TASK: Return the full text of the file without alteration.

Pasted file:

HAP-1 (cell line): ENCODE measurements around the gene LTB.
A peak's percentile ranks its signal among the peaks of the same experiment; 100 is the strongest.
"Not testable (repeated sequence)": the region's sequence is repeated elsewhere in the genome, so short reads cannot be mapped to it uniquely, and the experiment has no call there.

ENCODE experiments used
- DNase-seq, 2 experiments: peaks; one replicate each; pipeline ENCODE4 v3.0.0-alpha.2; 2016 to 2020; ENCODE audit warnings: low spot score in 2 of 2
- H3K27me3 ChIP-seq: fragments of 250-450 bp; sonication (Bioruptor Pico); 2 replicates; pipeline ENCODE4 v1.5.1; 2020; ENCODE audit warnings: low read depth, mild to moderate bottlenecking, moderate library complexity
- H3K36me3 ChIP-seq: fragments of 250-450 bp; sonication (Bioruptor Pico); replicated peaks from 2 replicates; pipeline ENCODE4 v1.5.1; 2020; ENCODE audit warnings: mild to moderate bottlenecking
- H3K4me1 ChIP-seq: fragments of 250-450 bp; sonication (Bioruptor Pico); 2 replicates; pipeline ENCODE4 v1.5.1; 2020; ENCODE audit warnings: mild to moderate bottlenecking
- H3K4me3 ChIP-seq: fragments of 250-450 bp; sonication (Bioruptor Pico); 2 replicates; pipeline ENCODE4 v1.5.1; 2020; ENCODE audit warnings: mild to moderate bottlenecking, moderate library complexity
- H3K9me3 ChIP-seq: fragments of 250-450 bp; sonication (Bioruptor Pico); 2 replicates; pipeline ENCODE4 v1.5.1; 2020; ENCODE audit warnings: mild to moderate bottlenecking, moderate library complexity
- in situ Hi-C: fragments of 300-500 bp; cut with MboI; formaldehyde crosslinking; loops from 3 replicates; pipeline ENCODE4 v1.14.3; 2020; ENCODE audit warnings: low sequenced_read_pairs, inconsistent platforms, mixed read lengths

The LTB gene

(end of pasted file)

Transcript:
HAP-1 (cell line): ENCODE measurements around the gene LTB.
A peak's percentile ranks its signal among the peaks of the same experiment; 100 is the strongest.
"Not testable (repeated sequence)": the region's sequence is repeated elsewhere in the genome, so short reads cannot be mapped to it uniquely, and the experiment has no call there.

ENCODE experiments used
- DNase-seq, 2 experiments: peaks; one replicate each; pipeline ENCODE4 v3.0.0-alpha.2; 2016 to 2020; ENCODE audit warnings: low spot score in 2 of 2
- H3K27me3 ChIP-seq: fragments of 250-450 bp; sonication (Bioruptor Pico); 2 replicates; pipeline ENCODE4 v1.5.1; 2020; ENCODE audit warnings: low read depth, mild to moderate bottlenecking, moderate library complexity
- H3K36me3 ChIP-seq: fragments of 250-450 bp; sonication (Bioruptor Pico); replicated peaks from 2 replicates; pipeline ENCODE4 v1.5.1; 2020; ENCODE audit warnings: mild to moderate bottlenecking
- H3K4me1 ChIP-seq: fragments of 250-450 bp; sonication (Bioruptor Pico); 2 replicates; pipeline ENCODE4 v1.5.1; 2020; ENCODE audit warnings: mild to moderate bottlenecking
- H3K4me3 ChIP-seq: fragments of 250-450 bp; sonication (Bioruptor Pico); 2 replicates; pipeline ENCODE4 v1.5.1; 2020; ENCODE audit warnings: mild to moderate bottlenecking, moderate library complexity
- H3K9me3 ChIP-seq: fragments of 250-450 bp; sonication (Bioruptor Pico); 2 replicates; pipeline ENCODE4 v1.5.1; 2020; ENCODE audit warnings: mild to moderate bottlenecking, moderate library complexity
- in situ Hi-C: fragments of 300-500 bp; cut with MboI; formaldehyde crosslinking; loops from 3 replicates; pipeline ENCODE4 v1.14.3; 2020; ENCODE audit warnings: low sequenced_read_pairs, inconsistent platforms, mixed read lengths

The LTB gene